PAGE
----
Wanted: Top ideas to help a medical device get off ground

  • Article by: JAMES WALSH
  • Star Tribune
  • December 2, 2011 - 8:32 PM

Ten teams of University of Minnesota graduate students filed into Room 1-147 at the Carlson School of Management on Thursday evening, ready to lend their ideas for helping Medtronic overcome the marketing and regulatory challenges of launching a new medical device.

For the next 36 hours, students from various fields -- law, medicine, public health, business, among them -- brainstormed strategies designed to help them better understand the medical device industry while possibly helping Medtronic overcome some of the challenges in a hyper-competitive industry.

By the end of next week, three teams' ideas will have risen to the top and will be judged by senior Medtronic officials, with the top strategy winning $4,000. It might even help Medtronic find a "go-to-market" strategy that the company has not yet tapped, said David Giannino of Medtronic's U.S. coronary sales operations.

"We're still in the process of forming the kinds of ideas we're going to need," he said.

This is the fourth year that Medtronic and the University of Minnesota's Medical Industry Leadership Institute Student Association have hosted the Medtronic Interdisciplinary Healthcare Case Competition at the Carlson School. The idea is to bring together a cross-section of university students to find innovative ways to a strategic problem currently faced by the medical device industry.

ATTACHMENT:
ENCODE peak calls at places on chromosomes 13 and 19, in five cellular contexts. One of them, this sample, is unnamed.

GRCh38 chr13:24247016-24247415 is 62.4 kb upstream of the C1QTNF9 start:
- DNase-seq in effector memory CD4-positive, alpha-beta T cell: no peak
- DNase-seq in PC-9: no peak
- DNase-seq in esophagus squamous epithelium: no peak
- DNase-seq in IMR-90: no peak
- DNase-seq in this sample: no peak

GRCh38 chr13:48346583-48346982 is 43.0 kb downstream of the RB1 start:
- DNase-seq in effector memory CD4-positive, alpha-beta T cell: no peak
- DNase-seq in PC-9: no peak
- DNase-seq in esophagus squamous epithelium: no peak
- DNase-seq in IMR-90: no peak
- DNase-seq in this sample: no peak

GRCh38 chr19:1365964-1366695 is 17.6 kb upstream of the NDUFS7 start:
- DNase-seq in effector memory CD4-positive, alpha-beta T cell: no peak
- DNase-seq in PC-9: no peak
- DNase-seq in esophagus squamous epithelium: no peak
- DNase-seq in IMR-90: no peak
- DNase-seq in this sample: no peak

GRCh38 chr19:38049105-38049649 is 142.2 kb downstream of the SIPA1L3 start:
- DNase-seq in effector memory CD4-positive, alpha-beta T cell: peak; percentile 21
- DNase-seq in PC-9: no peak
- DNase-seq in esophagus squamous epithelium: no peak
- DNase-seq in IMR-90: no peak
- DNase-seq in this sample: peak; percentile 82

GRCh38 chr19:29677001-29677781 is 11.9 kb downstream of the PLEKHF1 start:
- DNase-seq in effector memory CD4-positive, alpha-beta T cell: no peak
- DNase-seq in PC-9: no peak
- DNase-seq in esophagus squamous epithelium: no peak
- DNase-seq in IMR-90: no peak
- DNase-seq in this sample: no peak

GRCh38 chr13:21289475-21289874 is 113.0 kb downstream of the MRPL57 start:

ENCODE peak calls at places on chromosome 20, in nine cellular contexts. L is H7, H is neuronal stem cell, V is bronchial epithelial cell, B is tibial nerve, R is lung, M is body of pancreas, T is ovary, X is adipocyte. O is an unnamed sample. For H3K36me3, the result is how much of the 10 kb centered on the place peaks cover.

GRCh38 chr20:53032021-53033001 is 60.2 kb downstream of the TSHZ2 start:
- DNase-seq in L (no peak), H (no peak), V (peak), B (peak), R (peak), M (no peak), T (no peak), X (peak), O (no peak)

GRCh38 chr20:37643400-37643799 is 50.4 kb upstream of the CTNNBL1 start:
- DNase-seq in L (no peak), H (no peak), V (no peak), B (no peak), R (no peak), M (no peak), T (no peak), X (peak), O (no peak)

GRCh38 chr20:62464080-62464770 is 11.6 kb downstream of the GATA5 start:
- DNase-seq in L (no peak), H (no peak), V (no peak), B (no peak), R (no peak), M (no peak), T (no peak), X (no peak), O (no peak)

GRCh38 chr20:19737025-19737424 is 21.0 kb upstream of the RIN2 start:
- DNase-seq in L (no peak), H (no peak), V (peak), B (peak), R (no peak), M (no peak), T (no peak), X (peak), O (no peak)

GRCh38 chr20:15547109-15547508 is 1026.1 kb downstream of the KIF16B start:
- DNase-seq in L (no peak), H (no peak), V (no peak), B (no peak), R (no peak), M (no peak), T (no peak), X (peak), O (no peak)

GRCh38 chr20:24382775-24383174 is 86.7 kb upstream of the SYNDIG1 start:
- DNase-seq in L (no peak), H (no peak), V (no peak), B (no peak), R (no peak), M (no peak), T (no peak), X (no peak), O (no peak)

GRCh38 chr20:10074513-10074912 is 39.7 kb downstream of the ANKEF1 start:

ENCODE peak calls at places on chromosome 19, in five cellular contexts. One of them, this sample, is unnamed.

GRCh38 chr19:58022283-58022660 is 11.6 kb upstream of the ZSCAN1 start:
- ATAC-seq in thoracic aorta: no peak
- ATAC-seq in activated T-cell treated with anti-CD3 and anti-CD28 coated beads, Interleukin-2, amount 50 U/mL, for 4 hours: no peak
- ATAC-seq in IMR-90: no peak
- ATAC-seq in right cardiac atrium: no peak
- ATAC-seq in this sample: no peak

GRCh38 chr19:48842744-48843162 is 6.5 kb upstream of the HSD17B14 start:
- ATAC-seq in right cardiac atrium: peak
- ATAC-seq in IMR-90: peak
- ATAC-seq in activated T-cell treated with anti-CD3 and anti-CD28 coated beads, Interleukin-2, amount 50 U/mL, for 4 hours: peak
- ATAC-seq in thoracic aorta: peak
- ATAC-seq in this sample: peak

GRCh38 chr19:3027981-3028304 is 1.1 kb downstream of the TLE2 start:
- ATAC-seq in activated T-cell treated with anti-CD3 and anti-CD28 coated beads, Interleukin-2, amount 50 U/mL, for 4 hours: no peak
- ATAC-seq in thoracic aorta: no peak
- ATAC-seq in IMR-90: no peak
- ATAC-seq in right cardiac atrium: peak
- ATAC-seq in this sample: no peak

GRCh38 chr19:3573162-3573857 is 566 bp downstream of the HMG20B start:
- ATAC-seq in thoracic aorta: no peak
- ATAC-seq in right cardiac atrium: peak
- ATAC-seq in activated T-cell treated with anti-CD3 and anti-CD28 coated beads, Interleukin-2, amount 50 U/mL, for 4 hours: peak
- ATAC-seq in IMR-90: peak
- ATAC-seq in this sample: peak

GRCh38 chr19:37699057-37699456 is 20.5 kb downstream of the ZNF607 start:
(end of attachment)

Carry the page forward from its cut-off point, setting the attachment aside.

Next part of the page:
This time around, the student teams must find a way to assist a new device that is currently approved for sale in Europe push Medtronic's cardiovascular fortunes "over the top" in the U.S. as well.

"This competition is a great opportunity for University of Minnesota students to showcase their tenacity, expertise and drive to Medtronic," said Stephen Parente, director of the university's Medical Industry Leadership Institute.

Past winners have not only gained valuable real-world experience, but snagged good jobs. The key to success is how well the strategy addresses all of the challenges facing the new device, said Kris Carver, vice president of the student association, who participated in the competition last year. Alas, he said, he didn't finish in the top three.

"If you want to work for Medtronic, getting in that top three is pretty good," said Carver, who wants to get into medical device marketing.

The students come from seven different colleges. Each team will present its analyses and recommendations to a panel of academic and industry judges on Saturday. The three finalists will present their cases to a panel of senior executives at Medtronic headquarters Dec. 9. First place carries a $4,000 prize. Second place is worth $2,000, and third place $1,000.

The competition has rewards for Medtronic as well.

"[It] is a great opportunity for students to create new partnerships, gain insight into our business and develop leadership skills," said Will Au-Yeung, regional finance leader for Medtronic. "And it offers us the chance to evaluate the students in a real-world scenario."

James Walsh • 612-673-7428

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